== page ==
Among health care workers, the prolonged battle against COVID-19 has intensified a long smoldering problem. Facing a fragmented medical sytem with frequently misaligned incentives, health care workers have been grappling with anxiety and depression—even before COVID, the suicide rate among doctors was more than twice that of the general public. From support groups and training to apps that monitor mental health, there are a number of programs that aim to solve and treat the problems leading to clinician burnout. But most have barely scratched the surface, and the prevalence of burnout during the pandemic has led researchers to explore alternative solutions—including psychedelic therapies.

A new study at the University of Washington is evaluating the efficacy of psychedelic-assisted psychotherapy using psilocybin for frontline health care workers experiencing COVID-related distress. “The situations that frontline doctors and nurses are facing is unprecedented,” says Dr. Anthony Back, who’s leading the study. “The symptoms of depression, burnout and moral injury call out for research that looks at whether psychedelics can play a role in healing the healers.” The U.S. is not alone in seeking alternative therapies for the growing number of health care workers in crisis: at Vancouver Island University in Canada, the Roots to Thrive ketamine-assisted therapy program treats health care providers and first responders with PTSD, depression, anxiety and addiction.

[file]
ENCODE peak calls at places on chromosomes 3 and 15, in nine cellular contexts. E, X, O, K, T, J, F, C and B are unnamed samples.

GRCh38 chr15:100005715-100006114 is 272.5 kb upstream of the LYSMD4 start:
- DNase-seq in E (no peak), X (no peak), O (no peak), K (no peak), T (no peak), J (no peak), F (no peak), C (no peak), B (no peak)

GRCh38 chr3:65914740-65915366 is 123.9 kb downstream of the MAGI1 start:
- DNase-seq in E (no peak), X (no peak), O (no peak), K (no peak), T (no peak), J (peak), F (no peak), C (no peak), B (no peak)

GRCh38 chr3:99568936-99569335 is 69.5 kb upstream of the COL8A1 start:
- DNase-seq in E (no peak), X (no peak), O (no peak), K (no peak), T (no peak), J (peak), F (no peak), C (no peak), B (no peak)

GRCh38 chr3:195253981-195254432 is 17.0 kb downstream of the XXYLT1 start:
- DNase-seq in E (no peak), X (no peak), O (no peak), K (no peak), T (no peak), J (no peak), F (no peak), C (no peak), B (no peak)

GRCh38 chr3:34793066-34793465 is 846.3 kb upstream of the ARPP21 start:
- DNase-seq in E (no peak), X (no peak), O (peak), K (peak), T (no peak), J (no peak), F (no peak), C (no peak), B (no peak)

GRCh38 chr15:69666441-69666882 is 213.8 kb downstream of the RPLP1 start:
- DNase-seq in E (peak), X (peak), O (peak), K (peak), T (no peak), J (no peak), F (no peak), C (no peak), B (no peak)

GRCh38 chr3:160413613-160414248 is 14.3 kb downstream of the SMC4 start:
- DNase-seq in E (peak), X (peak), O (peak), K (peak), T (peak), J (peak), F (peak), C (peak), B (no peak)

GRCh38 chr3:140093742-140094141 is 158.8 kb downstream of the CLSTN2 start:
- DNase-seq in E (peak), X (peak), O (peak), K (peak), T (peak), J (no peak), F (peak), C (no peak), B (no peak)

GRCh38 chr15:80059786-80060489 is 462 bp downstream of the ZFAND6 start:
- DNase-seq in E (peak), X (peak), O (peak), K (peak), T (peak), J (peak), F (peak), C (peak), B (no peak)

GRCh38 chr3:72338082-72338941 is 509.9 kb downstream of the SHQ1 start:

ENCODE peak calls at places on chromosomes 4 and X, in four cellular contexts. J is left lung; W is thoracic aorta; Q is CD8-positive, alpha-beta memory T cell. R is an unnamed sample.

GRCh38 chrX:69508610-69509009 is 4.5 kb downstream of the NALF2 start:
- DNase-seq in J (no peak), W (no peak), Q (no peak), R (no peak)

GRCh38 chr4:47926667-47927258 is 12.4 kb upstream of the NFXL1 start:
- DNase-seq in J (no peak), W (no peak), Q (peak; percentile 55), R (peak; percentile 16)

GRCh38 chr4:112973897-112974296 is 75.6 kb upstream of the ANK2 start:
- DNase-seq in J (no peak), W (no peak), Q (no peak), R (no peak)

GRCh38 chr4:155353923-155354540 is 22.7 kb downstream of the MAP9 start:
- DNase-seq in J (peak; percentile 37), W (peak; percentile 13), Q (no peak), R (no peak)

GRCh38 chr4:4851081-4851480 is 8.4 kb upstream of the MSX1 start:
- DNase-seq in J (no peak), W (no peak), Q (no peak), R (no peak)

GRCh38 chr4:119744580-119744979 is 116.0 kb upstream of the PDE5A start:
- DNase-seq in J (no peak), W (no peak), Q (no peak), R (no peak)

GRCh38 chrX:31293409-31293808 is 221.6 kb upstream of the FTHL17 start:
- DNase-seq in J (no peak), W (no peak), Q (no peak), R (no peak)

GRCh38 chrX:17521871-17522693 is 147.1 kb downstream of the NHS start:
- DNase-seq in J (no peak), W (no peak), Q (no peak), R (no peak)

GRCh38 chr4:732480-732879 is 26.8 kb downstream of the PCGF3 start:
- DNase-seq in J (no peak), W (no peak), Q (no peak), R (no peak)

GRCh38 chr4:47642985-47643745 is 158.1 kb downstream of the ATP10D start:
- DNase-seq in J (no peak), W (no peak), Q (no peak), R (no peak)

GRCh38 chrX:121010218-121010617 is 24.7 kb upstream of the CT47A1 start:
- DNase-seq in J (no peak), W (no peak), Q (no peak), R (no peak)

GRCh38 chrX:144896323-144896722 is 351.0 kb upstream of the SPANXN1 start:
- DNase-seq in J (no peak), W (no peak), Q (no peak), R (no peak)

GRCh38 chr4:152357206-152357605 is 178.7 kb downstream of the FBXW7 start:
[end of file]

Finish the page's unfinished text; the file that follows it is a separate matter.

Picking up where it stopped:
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In a First, Texas Passes Law to Study Psychedelics to Treat PTSD in Veterans

For years, the Free Thought Project has been reporting on the beneficial effects of psylocybin mushrooms and other psychedelics ranging from treating post-traumatic stress disorder (PTSD) to addiction and depression. In the land of the free, however, in all places except for Oregon, Oakland and Denver, cops will kidnap and cage you for using them. Tens of millions of people are denied the potentially life saving effects of this medicine based solely on the fact that ignorant government enforcers threaten to use violence against you for having it.